What should I ask?
Create a formal questionnaire that encourages open dialogue. Multiple choice and yes or no answers provide interesting datapoints for quantitative analysis, but getting to what’s behind that sentiment is where real value lies. It’s important to ask questions that make participants feel like they are really adding value. Getting to their candid feedback is crucial to a successful outcome. The questions should be general enough to be used with a broad base of participants but targeted enough that you can gather feedback on the topics that are most important to your purpose. For example, if this initiative is for the purpose of determining what drives the current valuation of your shares, questions should revolve around how what characteristics are most important in making an investment decision. Also consider the perspective of the respondent in developing your questions. As an example, there is a very significant distinction in the question “How would you characterize XYZ Company’s strengths and weaknesses as a business?” and “How would you characterize XYZ Company’s strengths and weaknesses as an investment?”
How do I get the most participation?
It seems that we are all inundated with survey requests these days. “Did you enjoy your recent stay at [insert hotel name]?” “How was your service at [insert restaurant name]?” “Would you have time after this call to participate in a short survey?” Add to that the frequent surveys that are initiated within the investment community sector by the sell-side. As a result, it’s critical to identify a time when you won’t have to compete for mindshare and other critical timelines. Avoid times that overlap with quarterly reporting, so essentially 45 – 60 days following quarter end. Heavy conference times should also be avoided. This is typically the weeks following the earnings reporting cycle and through the midpoint of the quarter. Investors are focused on meeting with management teams, gathering updates, and new ideas. We suggest targeting the weeks just before quarter end and right after, when management teams are closing their books, entering quiet periods, and are unlikely to be on the road meeting with investors.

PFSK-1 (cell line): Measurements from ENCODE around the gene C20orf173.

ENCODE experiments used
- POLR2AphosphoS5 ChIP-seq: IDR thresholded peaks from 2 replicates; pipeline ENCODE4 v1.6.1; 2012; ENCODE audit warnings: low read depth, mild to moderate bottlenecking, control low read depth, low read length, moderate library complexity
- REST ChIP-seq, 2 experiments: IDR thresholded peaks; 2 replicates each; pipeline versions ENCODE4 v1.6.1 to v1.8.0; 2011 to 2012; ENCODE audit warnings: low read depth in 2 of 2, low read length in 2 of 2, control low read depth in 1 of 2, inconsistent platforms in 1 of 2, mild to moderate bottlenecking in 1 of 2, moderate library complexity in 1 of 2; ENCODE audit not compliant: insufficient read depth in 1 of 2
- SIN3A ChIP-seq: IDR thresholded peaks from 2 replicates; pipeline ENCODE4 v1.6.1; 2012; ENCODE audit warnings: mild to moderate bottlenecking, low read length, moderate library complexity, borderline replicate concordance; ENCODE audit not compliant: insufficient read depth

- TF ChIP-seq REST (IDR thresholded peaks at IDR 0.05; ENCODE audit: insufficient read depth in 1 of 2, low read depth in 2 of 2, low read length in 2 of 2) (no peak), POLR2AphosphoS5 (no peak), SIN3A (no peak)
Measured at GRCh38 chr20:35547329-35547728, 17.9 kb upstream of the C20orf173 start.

How do I get started?
Financial community perception studies can be a great way to gain important insight from your current and potential investors to ensure that the way the company is being managed internally is connected to how it is being presented to the outside world. It is also a powerful tool for signaling that your leadership team values the input of its investors and prioritizes shareholder value creation. Critical to the success of your perception study is identifying a partner that has the ability to understand your business and also has the trust of the financial community to keep feedback confidential and impartial. The team at Gilmartin Group has conducted numerous perception surveys for our clients. If you are considering one for your company, we’d be happy to share our insight with you. Contact our team today.
Leigh Salvo, Managing Director